There is no right or wrong choice when it comes to leasing vs. buying and it comes down to your personal preference. If you decide to buy a car outright, then you will have full control over the configuration, trim and style of the car. You also won’t have to worry about restrictions on annual mileage. However, financing a new or used car, rather than buying it outright will usually come with some mileage restrictions.
Cars tend to depreciate quickly in value, at varying rates depending on the manufacturer. This means that it will be worth much less by the time you want to sell it. Leasing can be a great way to mitigate this because you simply hand the car back once the lease period is over. Leasing can also be a good option for drivers who prefer to drive a new car and exchange it every few years for a new one. And because brand new cars don’t need an annual MOT for the first three years, and because road tax is often included in the deal, leasing can actually work out cheaper per month than buying a car in cash or through financing.
PCH means that you will never legally own the car. Once your leasing period is over the vehicle has to be handed back. PCP gives you the option to buy the car outright at the end of your contract. Some people refer to this as the ‘balloon payment’ and the final lump sum will be significantly larger than your previous monthly payments.
You will need to speak to the lease company to explore whether they offer test drives. If they do not offer this option, then you can usually arrange a test drive through the manufacturer’s website or local dealership.
New cars do not need an MOT until they are three years old. If your lease runs for 36 months, then you don’t need to worry about it, but if your lease lasts more than 36 months, then it will be your responsibility to arrange for it to get an MOT.
Road tax is often included in the lease agreement, but do check to make sure as each agreement has its own terms.
Yes, car insurance in not included in the lease agreement and you are responsible to get the car insured. Make sure that you mention to the insurance company that the car is leased.
This depends on the leasing agreement. Some leasing providers offer maintenance and care packages that cover servicing. On YesAuto, we offer a search filter that allow you to only view leasing deals that include maintenance.
If you exceed the agreed annual mileage, then you will likely have to pay excess mileage charges. The exact charges depend on your leasing agreement. You won’t pay for any additional miles until the end of your lease, so you can even out the annual mileage over the course of your lease. If for example you have a three year lease with 10,000 miles per year then you could do 12,000 in year one, 10,000 in year two and 8,000 in year three bringing your total to 30,000 miles.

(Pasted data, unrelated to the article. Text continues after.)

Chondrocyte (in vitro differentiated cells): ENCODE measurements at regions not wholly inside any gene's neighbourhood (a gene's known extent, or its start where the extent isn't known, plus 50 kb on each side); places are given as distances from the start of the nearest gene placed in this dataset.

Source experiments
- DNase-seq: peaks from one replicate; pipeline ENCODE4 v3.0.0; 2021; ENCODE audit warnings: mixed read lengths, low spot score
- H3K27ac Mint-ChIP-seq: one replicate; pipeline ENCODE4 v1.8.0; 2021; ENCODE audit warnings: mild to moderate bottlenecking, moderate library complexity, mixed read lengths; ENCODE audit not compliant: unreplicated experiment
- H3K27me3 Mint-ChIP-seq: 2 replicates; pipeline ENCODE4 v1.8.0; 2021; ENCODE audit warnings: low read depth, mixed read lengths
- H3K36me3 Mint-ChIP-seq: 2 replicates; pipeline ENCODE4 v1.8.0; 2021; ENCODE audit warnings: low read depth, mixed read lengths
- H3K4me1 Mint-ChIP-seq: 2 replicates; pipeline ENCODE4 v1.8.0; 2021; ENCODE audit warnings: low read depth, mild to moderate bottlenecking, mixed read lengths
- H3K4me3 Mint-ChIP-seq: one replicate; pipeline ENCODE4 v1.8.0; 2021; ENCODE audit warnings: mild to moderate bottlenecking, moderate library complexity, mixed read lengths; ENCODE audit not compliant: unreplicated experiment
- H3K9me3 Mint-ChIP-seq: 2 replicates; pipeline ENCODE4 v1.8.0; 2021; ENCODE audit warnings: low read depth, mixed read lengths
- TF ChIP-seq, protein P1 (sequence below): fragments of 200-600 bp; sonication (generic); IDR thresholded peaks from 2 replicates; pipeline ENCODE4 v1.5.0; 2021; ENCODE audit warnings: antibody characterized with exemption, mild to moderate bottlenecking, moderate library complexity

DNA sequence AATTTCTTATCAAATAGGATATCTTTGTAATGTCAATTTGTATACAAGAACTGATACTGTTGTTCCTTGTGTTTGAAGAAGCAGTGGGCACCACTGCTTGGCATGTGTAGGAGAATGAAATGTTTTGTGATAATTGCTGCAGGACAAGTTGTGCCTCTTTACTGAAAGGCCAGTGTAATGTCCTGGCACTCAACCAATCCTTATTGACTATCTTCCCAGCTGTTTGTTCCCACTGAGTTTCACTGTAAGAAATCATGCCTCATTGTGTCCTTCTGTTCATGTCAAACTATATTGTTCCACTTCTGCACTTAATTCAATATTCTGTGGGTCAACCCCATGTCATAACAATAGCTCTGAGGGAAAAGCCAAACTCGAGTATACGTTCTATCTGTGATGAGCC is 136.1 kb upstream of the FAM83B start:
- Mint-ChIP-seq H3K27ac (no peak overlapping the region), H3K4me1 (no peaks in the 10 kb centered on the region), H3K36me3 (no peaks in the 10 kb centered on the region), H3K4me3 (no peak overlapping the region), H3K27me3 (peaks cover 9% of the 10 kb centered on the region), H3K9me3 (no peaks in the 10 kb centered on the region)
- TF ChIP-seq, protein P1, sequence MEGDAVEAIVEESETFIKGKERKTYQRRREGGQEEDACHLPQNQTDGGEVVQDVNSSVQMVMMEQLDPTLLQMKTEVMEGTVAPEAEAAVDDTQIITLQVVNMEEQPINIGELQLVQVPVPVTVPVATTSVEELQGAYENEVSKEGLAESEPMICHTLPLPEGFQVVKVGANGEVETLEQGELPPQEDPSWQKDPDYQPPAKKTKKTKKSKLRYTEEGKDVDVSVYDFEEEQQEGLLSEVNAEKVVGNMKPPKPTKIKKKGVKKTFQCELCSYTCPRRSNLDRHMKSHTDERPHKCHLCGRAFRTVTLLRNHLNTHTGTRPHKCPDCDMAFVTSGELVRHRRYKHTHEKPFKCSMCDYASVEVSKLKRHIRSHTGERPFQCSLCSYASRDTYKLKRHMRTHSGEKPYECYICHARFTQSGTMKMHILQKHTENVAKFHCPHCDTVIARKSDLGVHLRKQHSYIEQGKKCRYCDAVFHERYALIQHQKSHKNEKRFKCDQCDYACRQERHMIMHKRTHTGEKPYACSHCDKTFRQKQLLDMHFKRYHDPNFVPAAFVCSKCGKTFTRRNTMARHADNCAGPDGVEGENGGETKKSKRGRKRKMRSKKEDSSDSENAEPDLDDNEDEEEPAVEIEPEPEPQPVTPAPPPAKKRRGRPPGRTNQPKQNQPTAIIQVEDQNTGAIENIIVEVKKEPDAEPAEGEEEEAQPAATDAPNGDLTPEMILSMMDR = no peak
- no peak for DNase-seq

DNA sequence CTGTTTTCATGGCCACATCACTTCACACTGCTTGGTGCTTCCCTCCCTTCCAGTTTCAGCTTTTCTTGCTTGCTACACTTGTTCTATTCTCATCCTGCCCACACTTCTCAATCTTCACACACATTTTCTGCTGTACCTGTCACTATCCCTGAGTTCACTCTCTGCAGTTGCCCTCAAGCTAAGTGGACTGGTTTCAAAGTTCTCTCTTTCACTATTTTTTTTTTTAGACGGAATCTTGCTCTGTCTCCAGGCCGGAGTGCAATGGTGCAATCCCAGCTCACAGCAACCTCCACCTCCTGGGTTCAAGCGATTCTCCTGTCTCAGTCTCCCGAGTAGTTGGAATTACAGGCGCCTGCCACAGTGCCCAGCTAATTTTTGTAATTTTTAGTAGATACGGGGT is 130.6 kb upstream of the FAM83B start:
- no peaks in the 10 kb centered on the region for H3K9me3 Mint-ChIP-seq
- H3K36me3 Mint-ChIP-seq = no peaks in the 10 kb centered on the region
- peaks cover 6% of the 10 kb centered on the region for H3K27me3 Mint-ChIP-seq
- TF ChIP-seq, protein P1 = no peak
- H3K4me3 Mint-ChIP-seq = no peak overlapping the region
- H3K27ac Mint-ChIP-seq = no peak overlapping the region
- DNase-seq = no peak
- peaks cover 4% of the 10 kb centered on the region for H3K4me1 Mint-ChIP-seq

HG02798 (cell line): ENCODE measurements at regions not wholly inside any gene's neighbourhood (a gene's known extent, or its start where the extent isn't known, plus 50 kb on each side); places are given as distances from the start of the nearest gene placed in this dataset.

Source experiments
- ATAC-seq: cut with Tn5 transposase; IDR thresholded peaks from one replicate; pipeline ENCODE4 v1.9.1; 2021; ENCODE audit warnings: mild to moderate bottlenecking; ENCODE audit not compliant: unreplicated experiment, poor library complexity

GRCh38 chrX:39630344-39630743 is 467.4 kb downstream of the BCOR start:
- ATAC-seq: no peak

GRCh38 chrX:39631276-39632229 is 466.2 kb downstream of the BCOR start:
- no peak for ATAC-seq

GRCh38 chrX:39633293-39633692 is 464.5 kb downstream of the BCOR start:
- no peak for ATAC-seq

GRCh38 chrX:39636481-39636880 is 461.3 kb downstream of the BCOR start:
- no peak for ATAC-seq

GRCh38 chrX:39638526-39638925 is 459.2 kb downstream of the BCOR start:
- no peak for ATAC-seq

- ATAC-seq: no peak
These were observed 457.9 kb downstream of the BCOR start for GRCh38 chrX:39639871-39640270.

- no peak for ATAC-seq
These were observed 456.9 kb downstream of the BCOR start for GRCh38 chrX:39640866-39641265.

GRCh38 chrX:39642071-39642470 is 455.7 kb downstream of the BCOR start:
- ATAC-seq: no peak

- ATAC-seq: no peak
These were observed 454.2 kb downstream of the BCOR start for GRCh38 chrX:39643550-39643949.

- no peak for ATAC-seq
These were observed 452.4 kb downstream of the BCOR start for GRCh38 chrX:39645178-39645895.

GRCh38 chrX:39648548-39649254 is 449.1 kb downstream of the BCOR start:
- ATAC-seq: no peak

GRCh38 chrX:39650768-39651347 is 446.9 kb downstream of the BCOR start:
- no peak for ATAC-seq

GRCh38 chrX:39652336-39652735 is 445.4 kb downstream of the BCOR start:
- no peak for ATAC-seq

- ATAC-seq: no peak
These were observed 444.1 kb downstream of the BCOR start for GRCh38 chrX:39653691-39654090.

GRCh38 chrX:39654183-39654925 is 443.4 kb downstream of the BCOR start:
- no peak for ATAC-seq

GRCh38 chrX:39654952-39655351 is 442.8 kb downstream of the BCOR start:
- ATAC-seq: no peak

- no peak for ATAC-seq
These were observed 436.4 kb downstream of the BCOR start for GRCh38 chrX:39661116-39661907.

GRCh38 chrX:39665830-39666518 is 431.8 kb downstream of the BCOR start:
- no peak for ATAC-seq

If you think you will exceed the maximum allowance agreed within your lease, then you should get in touch with the lease provider to see if you could get a new quote. Changes are at the discretion of the provider and it will mean changing you monthly payments.
It is your responsibility to take care of the car in line with the guidelines of the manufacturer. BVRLA's Fair Wear and Tear Guide applies when the car is handed back and is the industry standard. Before the end of your lease it is a good idea to thoroughly inspect your car to make sure there are no unexpected damages such as chips or dents in the body works or tears or burns on car seats.
If your car is written off or stolen, the insurance company will negotiate directly with the leasing company. Each leasing company will have their own policy and you should check the leasing agreement to understand it. There is a risk that there will be a shortfall, which needs to be covered by you, so you may also want to consider GAP insurance to ensure that you are fully covered.
By the end of your lease you need to return the car to the leasing provider. You’ll arrange a collection and they will inspect the vehicle for fair wear and tear as well as all necessary paperwork.
Yes, you can, but there will be a financial penalty for doing so. If you want to end the leasing deal before your agreed end date, then you should get in touch with your leasing provider and request an early settlement figure.
You may also be able to transfer the leasing agreement to someone else who will continue to pay the monthly payments and thus get out of paying penalties. Your leasing provider will be able to tell you if a transfer is permitted.
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Whether you’re choosing between HP or PCP, or considering PCH leasing, you can compare different finance options on YesAuto to find what’s right for you.
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